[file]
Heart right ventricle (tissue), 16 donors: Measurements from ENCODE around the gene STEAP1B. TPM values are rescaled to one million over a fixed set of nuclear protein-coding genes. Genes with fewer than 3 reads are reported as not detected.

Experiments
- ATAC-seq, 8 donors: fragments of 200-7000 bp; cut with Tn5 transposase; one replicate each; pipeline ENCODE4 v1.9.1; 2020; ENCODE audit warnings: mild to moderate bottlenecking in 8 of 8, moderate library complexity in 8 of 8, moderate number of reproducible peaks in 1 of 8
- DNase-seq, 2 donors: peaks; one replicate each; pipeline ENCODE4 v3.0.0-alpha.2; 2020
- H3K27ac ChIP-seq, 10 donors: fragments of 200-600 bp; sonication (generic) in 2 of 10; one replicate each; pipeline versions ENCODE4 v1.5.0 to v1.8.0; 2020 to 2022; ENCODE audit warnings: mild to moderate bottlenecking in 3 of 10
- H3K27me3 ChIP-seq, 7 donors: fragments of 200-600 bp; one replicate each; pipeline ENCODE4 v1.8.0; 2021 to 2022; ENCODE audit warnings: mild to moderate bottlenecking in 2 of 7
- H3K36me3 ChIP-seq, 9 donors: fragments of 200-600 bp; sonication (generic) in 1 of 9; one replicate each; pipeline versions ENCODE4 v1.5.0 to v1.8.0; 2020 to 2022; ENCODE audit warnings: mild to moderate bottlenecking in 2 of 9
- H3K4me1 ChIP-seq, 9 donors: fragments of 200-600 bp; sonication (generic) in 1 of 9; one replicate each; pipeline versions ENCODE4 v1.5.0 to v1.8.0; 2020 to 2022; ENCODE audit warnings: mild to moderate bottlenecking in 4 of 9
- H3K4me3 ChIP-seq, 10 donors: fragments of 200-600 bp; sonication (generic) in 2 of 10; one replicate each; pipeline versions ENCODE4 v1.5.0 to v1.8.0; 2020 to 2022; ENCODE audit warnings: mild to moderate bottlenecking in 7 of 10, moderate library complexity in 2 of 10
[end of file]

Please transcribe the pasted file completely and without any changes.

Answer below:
Heart right ventricle (tissue), 16 donors: Measurements from ENCODE around the gene STEAP1B. TPM values are rescaled to one million over a fixed set of nuclear protein-coding genes. Genes with fewer than 3 reads are reported as not detected.

Experiments
- ATAC-seq, 8 donors: fragments of 200-7000 bp; cut with Tn5 transposase; one replicate each; pipeline ENCODE4 v1.9.1; 2020; ENCODE audit warnings: mild to moderate bottlenecking in 8 of 8, moderate library complexity in 8 of 8, moderate number of reproducible peaks in 1 of 8
- DNase-seq, 2 donors: peaks; one replicate each; pipeline ENCODE4 v3.0.0-alpha.2; 2020
- H3K27ac ChIP-seq, 10 donors: fragments of 200-600 bp; sonication (generic) in 2 of 10; one replicate each; pipeline versions ENCODE4 v1.5.0 to v1.8.0; 2020 to 2022; ENCODE audit warnings: mild to moderate bottlenecking in 3 of 10
- H3K27me3 ChIP-seq, 7 donors: fragments of 200-600 bp; one replicate each; pipeline ENCODE4 v1.8.0; 2021 to 2022; ENCODE audit warnings: mild to moderate bottlenecking in 2 of 7
- H3K36me3 ChIP-seq, 9 donors: fragments of 200-600 bp; sonication (generic) in 1 of 9; one replicate each; pipeline versions ENCODE4 v1.5.0 to v1.8.0; 2020 to 2022; ENCODE audit warnings: mild to moderate bottlenecking in 2 of 9
- H3K4me1 ChIP-seq, 9 donors: fragments of 200-600 bp; sonication (generic) in 1 of 9; one replicate each; pipeline versions ENCODE4 v1.5.0 to v1.8.0; 2020 to 2022; ENCODE audit warnings: mild to moderate bottlenecking in 4 of 9
- H3K4me3 ChIP-seq, 10 donors: fragments of 200-600 bp; sonication (generic) in 2 of 10; one replicate each; pipeline versions ENCODE4 v1.5.0 to v1.8.0; 2020 to 2022; ENCODE audit warnings: mild to moderate bottlenecking in 7 of 10, moderate library complexity in 2 of 10